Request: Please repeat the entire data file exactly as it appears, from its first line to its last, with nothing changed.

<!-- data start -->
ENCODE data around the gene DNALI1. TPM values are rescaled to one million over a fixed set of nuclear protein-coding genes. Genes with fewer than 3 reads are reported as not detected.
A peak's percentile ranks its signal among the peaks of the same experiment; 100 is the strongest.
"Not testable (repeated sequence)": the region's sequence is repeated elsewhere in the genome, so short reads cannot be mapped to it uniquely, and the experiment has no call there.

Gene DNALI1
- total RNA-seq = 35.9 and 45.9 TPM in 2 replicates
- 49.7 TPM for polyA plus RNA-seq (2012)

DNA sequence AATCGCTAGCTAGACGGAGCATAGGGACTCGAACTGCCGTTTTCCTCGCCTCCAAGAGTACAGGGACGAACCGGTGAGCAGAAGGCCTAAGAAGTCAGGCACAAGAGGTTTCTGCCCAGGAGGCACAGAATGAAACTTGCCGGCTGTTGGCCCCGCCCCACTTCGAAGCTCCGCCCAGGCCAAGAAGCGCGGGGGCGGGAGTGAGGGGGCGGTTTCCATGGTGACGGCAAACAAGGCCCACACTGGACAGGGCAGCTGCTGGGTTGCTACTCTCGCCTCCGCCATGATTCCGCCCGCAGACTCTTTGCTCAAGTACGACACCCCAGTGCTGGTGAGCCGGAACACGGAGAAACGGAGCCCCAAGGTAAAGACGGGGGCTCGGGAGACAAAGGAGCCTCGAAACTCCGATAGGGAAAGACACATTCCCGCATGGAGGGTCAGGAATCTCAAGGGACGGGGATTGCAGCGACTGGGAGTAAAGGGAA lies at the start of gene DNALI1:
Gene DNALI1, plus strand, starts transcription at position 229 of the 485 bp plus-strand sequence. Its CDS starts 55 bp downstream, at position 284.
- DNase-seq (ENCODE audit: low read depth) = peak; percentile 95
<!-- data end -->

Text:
ENCODE data around the gene DNALI1. TPM values are rescaled to one million over a fixed set of nuclear protein-coding genes. Genes with fewer than 3 reads are reported as not detected.
A peak's percentile ranks its signal among the peaks of the same experiment; 100 is the strongest.
"Not testable (repeated sequence)": the region's sequence is repeated elsewhere in the genome, so short reads cannot be mapped to it uniquely, and the experiment has no call there.

Gene DNALI1
- total RNA-seq = 35.9 and 45.9 TPM in 2 replicates
- 49.7 TPM for polyA plus RNA-seq (2012)

DNA sequence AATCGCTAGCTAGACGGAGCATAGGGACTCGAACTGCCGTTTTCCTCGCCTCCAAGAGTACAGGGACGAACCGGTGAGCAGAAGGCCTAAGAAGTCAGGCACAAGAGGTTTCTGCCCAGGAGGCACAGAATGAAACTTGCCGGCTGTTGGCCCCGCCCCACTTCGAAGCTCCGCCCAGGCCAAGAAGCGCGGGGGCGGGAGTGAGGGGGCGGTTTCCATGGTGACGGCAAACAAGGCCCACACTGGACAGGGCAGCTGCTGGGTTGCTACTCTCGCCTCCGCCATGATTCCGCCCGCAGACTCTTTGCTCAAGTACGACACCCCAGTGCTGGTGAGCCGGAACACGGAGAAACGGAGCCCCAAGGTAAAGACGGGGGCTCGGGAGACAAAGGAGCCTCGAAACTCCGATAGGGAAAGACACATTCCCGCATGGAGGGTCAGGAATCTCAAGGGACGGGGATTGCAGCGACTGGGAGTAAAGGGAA lies at the start of gene DNALI1:
Gene DNALI1, plus strand, starts transcription at position 229 of the 485 bp plus-strand sequence. Its CDS starts 55 bp downstream, at position 284.
- DNase-seq (ENCODE audit: low read depth) = peak; percentile 95